How will a recent ECJ judgment on the purchase of mortgage loan portfolios impact consumers, asks corporate lawyer Pedro Marques de Gama of Pérez-Llorca.
Property investors need to focus on the implications of a recent ECJ verdict on mortgages
The recent judgment of the European Court of Justice of 21 December 2016 is generating considerable controversy and uncertainty. As is well known, the ECJ has found that imposing time limits on the obligation to reimburse amounts unduly paid by consumers under unfair mortgage floor clauses are incompatible with European regulations. A mortgage floor clause is a contractual provision included in mortgage agreements, which prevents variable interest from falling below a certain minimum threshold.
A number of questions arise from the judgment. What is the possible impact of the judgment within the context of the sale and purchase of non-performing mortgage-backed loans. In particular, will it allow consumers to claim back the amounts unduly paid to banks under unfair mortgage floor clauses from the investors which purchased their mortgage-backed loans?
It is common knowledge that the transfer of these loan portfolios has become a very useful and necessary tool for the restructuring of the balance sheets of financial entities in the last few years. These transactions have allowed the banks to reduce their exposure to real estate risk by improving their capital ratios and cutting down their collection management costs. This is something that is facilitating the flow of credit into the economy, which ultimately benefits all economic operators. From the buyer’s perspective, these deals are highly attractive to investment funds as they are able to generate profits by engaging servicing companies which are capable of recovering part of the credits using flexible and professional collection management policies.
In this context, we need to remember that the judgment only applies to mortgage-backed loans taken out by persons that may be regarded as consumers. The Spanish Consumer Protection Act defines consumers as "individuals who act with a purpose other than their commercial or business activity, trade or profession." This definition leads us to conclude that usually an individual who has taken out a mortgage will be a consumer. According to said law, "legal persons and non-legal entities that act without being profit-oriented in an area outside a commercial or business activity" may also be considered consumers. Although companies can theoretically be considered consumers, the situations in which they have been able to benefit from this protection are relatively rare.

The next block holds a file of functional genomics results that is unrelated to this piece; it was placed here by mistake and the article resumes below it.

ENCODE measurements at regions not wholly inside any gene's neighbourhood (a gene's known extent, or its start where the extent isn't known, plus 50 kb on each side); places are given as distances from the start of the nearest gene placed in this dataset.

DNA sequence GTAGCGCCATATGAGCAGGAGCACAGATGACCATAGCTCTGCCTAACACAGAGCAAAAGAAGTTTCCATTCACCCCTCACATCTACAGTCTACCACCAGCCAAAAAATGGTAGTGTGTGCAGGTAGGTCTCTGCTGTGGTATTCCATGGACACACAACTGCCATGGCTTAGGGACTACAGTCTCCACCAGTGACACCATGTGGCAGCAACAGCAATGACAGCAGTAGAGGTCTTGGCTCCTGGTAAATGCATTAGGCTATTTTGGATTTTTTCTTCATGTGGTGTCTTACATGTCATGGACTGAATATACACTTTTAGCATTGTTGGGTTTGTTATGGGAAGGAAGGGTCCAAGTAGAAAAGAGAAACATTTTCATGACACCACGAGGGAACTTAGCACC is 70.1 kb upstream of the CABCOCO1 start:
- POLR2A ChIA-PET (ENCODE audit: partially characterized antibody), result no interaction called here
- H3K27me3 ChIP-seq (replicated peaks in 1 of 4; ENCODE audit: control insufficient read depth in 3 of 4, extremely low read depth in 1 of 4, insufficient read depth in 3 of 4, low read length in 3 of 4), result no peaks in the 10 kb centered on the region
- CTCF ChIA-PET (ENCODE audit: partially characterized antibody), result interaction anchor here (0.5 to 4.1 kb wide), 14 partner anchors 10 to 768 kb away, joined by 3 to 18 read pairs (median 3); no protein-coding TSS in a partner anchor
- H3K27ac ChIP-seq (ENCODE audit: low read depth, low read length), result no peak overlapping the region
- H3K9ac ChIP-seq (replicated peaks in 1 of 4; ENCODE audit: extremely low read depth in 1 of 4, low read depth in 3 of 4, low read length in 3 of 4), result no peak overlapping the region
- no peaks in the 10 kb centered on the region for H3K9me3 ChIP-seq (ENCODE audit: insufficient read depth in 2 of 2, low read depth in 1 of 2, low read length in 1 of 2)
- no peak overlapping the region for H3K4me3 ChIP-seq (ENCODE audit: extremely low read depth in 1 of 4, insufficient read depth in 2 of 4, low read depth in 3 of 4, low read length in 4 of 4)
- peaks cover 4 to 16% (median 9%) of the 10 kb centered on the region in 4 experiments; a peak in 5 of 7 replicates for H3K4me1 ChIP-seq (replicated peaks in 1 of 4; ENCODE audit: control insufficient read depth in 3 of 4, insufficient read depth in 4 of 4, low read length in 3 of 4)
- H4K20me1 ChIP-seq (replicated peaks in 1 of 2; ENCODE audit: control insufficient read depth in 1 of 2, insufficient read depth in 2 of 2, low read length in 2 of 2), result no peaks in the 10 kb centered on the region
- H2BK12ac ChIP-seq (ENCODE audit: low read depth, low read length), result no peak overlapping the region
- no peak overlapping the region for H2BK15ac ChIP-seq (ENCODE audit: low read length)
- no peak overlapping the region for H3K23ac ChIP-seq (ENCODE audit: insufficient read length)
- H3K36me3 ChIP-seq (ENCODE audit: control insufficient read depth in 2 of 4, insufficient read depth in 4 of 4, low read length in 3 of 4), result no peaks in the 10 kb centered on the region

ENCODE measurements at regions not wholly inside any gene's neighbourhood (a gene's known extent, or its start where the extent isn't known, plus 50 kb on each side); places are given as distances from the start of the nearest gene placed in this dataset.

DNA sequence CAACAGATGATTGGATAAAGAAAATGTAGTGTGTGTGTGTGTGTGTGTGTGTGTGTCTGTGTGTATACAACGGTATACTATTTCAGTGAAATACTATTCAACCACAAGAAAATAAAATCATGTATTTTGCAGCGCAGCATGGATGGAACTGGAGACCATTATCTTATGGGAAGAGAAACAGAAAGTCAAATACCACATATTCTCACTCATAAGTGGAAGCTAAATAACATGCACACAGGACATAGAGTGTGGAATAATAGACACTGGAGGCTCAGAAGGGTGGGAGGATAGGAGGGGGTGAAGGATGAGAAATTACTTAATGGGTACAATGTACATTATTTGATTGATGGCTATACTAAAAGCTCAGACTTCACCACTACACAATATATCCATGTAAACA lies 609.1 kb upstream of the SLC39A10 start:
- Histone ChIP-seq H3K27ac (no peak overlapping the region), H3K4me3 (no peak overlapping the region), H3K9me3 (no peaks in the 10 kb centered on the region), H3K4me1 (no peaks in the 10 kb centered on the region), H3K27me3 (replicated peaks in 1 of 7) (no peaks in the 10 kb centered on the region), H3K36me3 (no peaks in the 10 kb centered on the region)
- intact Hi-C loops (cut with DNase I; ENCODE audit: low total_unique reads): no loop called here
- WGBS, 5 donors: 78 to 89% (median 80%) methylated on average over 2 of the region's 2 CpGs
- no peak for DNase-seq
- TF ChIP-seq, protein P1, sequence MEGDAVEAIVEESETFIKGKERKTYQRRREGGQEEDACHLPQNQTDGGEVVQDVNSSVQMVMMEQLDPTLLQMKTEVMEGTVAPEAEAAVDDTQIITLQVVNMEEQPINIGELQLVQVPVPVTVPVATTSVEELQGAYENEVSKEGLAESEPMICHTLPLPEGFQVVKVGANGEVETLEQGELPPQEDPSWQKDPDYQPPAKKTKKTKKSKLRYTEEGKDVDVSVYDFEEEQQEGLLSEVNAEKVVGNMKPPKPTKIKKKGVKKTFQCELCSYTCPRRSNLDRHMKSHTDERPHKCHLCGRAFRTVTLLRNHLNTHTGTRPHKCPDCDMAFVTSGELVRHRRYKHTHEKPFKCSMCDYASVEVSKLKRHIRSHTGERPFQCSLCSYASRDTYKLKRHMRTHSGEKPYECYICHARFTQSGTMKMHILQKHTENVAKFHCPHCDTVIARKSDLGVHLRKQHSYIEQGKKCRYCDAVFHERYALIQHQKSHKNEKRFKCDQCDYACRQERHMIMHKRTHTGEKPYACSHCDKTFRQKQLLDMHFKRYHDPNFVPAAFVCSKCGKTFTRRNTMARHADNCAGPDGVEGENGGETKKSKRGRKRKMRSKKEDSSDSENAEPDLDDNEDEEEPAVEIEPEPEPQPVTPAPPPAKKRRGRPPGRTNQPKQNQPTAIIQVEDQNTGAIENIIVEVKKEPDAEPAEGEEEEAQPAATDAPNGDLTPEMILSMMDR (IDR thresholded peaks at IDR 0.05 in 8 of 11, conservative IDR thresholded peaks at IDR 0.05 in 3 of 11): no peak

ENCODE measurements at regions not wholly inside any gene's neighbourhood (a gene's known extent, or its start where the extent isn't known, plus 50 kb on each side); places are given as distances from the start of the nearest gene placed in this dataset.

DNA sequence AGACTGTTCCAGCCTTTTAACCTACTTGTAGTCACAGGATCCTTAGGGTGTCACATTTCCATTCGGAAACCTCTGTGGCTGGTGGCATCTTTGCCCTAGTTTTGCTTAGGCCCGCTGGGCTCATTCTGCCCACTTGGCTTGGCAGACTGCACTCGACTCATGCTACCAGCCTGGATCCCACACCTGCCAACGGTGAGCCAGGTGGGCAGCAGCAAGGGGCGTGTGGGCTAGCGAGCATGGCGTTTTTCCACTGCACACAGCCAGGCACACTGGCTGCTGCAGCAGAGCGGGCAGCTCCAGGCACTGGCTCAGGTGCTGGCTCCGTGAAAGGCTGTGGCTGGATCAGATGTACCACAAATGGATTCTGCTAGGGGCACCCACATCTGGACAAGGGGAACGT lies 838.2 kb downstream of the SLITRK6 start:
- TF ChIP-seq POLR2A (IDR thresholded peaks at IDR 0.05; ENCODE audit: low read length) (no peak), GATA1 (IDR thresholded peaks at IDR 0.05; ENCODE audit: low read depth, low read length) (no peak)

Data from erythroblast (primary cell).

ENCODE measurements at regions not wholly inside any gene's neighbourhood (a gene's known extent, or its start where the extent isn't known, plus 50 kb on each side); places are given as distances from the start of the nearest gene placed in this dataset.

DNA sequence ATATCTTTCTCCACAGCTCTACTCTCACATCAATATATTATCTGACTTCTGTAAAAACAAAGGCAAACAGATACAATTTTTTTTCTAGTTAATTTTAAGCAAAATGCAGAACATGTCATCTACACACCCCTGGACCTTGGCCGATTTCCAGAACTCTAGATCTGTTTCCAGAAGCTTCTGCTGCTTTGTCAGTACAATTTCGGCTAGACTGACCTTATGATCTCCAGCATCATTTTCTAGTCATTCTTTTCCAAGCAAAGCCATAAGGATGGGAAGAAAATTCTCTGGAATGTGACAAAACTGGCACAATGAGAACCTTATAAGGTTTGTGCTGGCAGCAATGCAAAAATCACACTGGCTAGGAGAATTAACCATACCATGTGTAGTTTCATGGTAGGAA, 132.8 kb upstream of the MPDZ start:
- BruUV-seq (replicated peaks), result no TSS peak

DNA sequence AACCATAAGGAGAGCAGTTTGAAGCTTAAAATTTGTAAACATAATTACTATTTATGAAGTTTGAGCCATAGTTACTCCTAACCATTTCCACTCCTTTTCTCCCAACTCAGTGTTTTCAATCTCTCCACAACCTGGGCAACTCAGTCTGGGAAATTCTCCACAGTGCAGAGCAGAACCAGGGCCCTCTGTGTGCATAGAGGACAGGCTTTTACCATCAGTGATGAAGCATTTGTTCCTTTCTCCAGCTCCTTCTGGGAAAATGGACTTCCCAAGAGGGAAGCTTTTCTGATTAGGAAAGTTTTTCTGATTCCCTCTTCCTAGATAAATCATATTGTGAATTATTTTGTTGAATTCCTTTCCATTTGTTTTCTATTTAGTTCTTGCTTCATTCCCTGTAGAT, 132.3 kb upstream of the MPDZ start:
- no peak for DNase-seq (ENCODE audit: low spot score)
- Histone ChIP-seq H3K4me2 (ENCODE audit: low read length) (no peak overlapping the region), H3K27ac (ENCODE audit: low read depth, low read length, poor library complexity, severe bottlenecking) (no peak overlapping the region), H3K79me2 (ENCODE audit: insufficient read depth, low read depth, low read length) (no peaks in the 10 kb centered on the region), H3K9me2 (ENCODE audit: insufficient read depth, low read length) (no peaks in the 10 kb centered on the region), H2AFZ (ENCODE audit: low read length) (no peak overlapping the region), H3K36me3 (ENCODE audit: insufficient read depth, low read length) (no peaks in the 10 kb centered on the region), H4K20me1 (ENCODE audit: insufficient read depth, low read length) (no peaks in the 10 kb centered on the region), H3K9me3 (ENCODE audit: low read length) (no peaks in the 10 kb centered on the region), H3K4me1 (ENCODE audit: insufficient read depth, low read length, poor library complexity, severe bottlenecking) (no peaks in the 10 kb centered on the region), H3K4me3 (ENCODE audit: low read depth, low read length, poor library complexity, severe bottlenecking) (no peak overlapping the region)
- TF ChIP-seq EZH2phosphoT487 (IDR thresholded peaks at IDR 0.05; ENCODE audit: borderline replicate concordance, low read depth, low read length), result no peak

Another important aspect to take into consideration is whether or not the sale and purchase of credits was made through (i) a contractual amendment of the loan by means of which the investor has assumed the creditor's contractual position (article 1,203.3 of the Civil Code), or (ii) a direct transfer of credits in the sense provided for in article 1,526 of the Civil Code.
The first case is characteristic of transactions in which the investor acquires performing or sub-performing loans, where the investors become the actual lender in lieu of the bank, replacing the bank in terms of all contractual rights and obligations. In these situations, we understand that the debtor should be able to claim for a refund of these amounts directly from the investor. This circumstance would allow the debtor to reduce the unpaid balance held with the investor by exercising this offset right.
Alternatively, these transactions may involve the acquisition of only the loan, without the Investor assuming the position of the bank under the relevant loan. This structure is usually used when an investor is acquiring non-performing loans (ie when the loan is already in default and has been accelerated by the bank). In these situations, one might think that the debtor would not be able to claim repayment from the investor of the amounts collected by the bank under the unfair mortgage floor clause. However, we need to take into account article 1,198 of the Civil Code which allows a debtor who has not agreed to the assignment of the loan to use any offset rights that it would otherwise have against the original lender against the investor.
In another words, if the assignment of the loan takes place without the debtor’s consent , which is by far the most common scenario, the debtor may be able to reduce the unpaid balance by exercising these offset rights against the investor directly. In loan agreements where the debtor has expressly given its consent in advance to the transfer of the credit in the loan documentation, the investor could argue that the debtor is not entitled to such compensation. However, it is likely that such a clause could also be considered as abusive, which could potentially restrict the use of this line of defence by the investor.
In conclusion, investors that have acquired mortgage loans from consumers are not protected from the consequences of the judgment. They might actually see their investments affected as a consequence of debtors exercising those offset rights against them, regardless of whether the acquisition of the mortgage credits was structured as a replacement of the position of the original bank or a direct acquisition of those credits.
For upcoming NPL transactions, the due diligence on the portfolio of loans takes on a special importance in order to determine, quantify and discount the risk resulting from mortgage floor clauses in the context of these transactions. If this risk cannot be discounted (or is not advisable to do so for commercial reasons), the investor will need to deal with this risk in the sale and purchase agreement.
Pedro Marques de Gama is a corporate lawyer at Pérez-Llorca